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Video: Articles On Hydroxychloroquine Ineffectiveness Withdrawn Due To Scientific Resonance
Articles on hydroxychloroquine ineffectiveness withdrawn due to scientific resonance
The Lancet and The New England Journal of Medicine have retracted articles that cited research data on the use of antimalarial drugs in the treatment of COVID-19.
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The authors themselves announced the withdrawal of the articles on the grounds that independent auditors were unable to gain access to all the information necessary to verify the information. Both studies used data from the analytical company Surgisphere Corporation, which, as it turned out later, employs only a few people who have a very indirect relationship to science.
“Today, three authors of the article withdrew their research. They were unable to independently audit the data on which their analysis relied. As a result, they concluded that they could no longer vouch for the accuracy of the underlying data source. The Lancet takes issues of scientific credibility very seriously, and with regard to Surgisphere and the information that was allegedly included in the study, many questions remain unanswered, "- said in an official statement from The Lancet.
The New England Journal of Medicine also issued a statement by the authors to withdraw the article. “We apologize to the editors and readers of the magazine for the difficulties that our publication caused,” the authors write.
Recall that we are talking about an article in The Lancet and, which reflected the results of a large-scale study of the effectiveness of the antimalarial drugs chloroquine and hydroxychloroquine in the treatment of COVID-19. Scientists have collected data on the treatment of chloroquine and hydroxychloroquine (including, in combination with azithromycin) of almost 15 thousand people with COVID-19. More than 80 thousand patients with this infection were the comparison group. The data was collected from 671 hospitals around the world. The researchers said that patients treated with different regimens that included chloroquine and hydroxychloroquine were more likely to die than control patients. In addition, they were more likely to develop life-threatening arrhythmias.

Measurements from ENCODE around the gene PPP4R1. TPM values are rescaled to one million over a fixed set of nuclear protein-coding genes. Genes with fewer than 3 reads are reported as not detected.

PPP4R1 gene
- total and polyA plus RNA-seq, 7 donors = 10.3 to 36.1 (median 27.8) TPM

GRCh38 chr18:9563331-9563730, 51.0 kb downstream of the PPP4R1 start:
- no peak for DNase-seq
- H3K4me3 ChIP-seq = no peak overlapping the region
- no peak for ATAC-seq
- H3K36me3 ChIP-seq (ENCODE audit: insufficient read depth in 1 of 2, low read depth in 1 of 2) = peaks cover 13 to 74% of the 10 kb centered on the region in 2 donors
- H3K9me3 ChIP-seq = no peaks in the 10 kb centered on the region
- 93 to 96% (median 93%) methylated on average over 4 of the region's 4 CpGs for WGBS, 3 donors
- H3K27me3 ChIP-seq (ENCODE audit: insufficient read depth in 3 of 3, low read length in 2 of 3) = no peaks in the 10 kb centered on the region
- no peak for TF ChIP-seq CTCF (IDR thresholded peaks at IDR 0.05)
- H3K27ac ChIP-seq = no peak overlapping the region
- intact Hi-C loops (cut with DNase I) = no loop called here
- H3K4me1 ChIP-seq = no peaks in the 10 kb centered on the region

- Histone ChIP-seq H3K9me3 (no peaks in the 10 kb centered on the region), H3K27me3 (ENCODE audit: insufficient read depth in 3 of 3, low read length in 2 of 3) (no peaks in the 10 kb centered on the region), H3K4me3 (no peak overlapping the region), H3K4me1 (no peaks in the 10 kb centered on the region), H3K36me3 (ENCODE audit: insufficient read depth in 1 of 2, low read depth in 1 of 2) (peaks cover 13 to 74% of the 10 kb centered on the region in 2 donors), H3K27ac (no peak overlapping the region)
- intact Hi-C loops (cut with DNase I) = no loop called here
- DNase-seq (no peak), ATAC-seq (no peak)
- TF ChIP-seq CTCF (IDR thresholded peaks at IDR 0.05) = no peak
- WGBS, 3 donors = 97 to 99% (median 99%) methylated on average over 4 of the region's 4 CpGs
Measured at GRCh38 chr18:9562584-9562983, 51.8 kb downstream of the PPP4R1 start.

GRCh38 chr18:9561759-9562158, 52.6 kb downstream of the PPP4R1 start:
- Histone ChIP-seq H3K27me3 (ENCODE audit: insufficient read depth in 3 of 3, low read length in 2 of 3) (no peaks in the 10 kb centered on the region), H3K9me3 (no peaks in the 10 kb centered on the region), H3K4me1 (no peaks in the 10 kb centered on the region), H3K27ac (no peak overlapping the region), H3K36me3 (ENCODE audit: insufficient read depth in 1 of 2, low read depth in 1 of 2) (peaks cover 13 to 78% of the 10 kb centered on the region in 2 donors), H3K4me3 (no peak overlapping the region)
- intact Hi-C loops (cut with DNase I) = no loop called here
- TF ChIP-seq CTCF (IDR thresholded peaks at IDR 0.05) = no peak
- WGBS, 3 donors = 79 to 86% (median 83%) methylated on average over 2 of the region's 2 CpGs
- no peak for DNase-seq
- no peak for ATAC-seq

Earlier, the same authors published in NEJM the results of a study that assessed the relationship between antihypertensive drug use and the risk of death in patients with COVID-19.
However, shortly after the article was published, it was criticized by other researchers. At the end of May, more than 180 scientists signed an open letter addressed to The Lancet editorial staff and the authors of the study. Scientists said that the article lacks information about the algorithm used to analyze the data, in addition, they hid information about the medical centers that provided the data. It was also not possible to independently verify the sources that provided information for the article in NEJM, so the scientists sent a similar letter to the editor.
Earlier, an article in The Lancet was the reason for the suspension of all research on chloroquine and hydroxychloroquine in COVID-19, which is being conducted by the World Health Organization. Following the withdrawal of the publication, WHO announced the resumption of trials.
Note that the Russian Ministry of Health did not exclude the use of hydroxychloroquine in the treatment of COVID-19. The drug was included in the seventh version of the methodological recommendations "Prevention, diagnosis and treatment of new coronavirus infection (COVID-19)" dated June 3.